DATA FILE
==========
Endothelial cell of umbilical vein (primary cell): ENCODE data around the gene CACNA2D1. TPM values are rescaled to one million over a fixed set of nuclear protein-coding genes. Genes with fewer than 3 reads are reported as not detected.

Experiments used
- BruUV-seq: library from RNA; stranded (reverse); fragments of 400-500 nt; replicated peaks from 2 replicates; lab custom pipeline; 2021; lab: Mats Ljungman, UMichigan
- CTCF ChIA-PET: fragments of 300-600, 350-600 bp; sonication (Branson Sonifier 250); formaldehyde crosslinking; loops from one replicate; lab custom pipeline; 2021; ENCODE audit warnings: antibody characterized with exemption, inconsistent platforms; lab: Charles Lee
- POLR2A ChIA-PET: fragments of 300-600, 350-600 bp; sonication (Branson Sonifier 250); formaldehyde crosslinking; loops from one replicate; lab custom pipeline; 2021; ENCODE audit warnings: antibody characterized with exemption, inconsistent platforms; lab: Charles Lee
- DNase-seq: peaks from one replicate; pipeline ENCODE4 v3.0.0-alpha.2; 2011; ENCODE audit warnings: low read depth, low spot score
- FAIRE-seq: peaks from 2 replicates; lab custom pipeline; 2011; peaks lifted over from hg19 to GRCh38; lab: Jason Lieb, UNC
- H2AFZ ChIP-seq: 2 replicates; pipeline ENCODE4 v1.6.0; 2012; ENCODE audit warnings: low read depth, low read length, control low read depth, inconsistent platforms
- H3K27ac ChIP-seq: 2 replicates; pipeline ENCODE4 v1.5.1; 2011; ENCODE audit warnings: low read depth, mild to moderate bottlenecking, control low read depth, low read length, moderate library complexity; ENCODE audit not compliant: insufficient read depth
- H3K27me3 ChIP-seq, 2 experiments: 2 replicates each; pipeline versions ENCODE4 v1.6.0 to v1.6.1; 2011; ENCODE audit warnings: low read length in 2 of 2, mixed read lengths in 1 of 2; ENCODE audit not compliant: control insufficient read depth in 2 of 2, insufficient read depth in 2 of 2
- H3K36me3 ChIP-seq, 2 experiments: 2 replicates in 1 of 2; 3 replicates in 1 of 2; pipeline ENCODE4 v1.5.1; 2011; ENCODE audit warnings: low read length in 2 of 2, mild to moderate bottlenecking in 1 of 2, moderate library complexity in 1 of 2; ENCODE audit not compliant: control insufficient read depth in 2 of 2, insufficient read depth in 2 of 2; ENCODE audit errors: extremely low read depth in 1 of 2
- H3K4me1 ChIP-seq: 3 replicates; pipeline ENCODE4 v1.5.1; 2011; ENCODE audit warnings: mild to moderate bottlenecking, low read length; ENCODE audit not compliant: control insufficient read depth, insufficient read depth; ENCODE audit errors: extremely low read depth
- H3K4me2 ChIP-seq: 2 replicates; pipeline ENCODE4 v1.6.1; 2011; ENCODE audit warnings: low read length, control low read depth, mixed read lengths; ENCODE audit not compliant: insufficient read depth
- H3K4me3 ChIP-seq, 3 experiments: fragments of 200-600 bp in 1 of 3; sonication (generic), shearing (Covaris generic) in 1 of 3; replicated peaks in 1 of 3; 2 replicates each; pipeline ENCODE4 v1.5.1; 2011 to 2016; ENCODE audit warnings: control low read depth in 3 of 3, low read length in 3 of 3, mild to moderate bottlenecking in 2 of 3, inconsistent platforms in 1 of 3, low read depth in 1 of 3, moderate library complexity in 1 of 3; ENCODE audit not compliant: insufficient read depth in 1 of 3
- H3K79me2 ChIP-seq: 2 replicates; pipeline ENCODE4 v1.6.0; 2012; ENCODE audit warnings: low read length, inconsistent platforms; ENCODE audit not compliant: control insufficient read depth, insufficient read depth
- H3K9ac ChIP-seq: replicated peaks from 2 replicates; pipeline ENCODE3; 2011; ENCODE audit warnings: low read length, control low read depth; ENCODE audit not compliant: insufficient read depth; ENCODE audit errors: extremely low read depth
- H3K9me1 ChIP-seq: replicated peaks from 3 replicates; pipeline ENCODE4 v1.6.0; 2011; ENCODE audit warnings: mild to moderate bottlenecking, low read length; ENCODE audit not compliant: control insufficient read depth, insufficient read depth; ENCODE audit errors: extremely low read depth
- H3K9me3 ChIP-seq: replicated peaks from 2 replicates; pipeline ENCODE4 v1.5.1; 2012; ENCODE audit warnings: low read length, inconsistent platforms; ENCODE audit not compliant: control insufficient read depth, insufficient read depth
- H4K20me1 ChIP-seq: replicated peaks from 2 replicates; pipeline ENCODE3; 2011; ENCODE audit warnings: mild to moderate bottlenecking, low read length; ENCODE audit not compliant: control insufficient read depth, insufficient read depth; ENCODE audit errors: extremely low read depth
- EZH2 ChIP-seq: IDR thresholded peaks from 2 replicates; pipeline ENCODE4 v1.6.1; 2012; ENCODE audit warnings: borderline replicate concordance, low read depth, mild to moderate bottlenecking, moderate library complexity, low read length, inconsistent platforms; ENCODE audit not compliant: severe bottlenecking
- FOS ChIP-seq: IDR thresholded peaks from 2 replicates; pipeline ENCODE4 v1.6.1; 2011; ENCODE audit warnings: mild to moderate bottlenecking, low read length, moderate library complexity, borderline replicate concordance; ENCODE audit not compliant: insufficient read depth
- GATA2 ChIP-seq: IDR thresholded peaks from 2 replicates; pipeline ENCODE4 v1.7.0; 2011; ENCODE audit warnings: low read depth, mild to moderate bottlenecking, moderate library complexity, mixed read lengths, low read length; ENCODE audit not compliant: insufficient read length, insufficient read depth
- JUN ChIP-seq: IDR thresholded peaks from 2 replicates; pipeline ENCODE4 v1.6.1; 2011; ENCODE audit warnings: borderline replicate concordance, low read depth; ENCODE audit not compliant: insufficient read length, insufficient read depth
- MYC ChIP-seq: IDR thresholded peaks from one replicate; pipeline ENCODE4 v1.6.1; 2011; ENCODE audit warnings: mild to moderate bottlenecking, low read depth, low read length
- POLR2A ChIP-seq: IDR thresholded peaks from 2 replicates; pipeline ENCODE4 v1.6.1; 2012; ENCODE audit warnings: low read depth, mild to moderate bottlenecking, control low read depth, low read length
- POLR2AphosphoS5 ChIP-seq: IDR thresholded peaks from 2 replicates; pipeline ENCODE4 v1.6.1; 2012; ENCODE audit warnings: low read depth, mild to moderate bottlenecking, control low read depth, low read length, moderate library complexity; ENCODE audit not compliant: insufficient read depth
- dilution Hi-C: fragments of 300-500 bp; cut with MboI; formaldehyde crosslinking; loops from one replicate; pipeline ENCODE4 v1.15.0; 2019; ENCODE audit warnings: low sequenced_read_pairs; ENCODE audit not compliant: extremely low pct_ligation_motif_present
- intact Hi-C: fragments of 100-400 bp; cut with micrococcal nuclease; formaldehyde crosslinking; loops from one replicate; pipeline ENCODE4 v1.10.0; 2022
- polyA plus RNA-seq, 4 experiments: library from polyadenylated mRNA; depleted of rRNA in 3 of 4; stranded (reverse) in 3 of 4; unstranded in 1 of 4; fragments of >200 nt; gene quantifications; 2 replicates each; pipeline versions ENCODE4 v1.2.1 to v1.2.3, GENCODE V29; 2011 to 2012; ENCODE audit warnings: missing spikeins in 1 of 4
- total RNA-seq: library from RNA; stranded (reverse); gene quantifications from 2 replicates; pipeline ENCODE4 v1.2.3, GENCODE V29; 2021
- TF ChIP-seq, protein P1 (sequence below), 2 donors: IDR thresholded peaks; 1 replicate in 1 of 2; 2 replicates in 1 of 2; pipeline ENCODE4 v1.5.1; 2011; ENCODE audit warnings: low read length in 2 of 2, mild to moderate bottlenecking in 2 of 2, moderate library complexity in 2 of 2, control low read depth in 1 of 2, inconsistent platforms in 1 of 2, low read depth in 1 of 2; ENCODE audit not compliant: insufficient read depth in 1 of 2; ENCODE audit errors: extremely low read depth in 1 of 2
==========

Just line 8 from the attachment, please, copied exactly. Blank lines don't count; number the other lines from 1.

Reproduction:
- H2AFZ ChIP-seq: 2 replicates; pipeline ENCODE4 v1.6.0; 2012; ENCODE audit warnings: low read depth, low read length, control low read depth, inconsistent platforms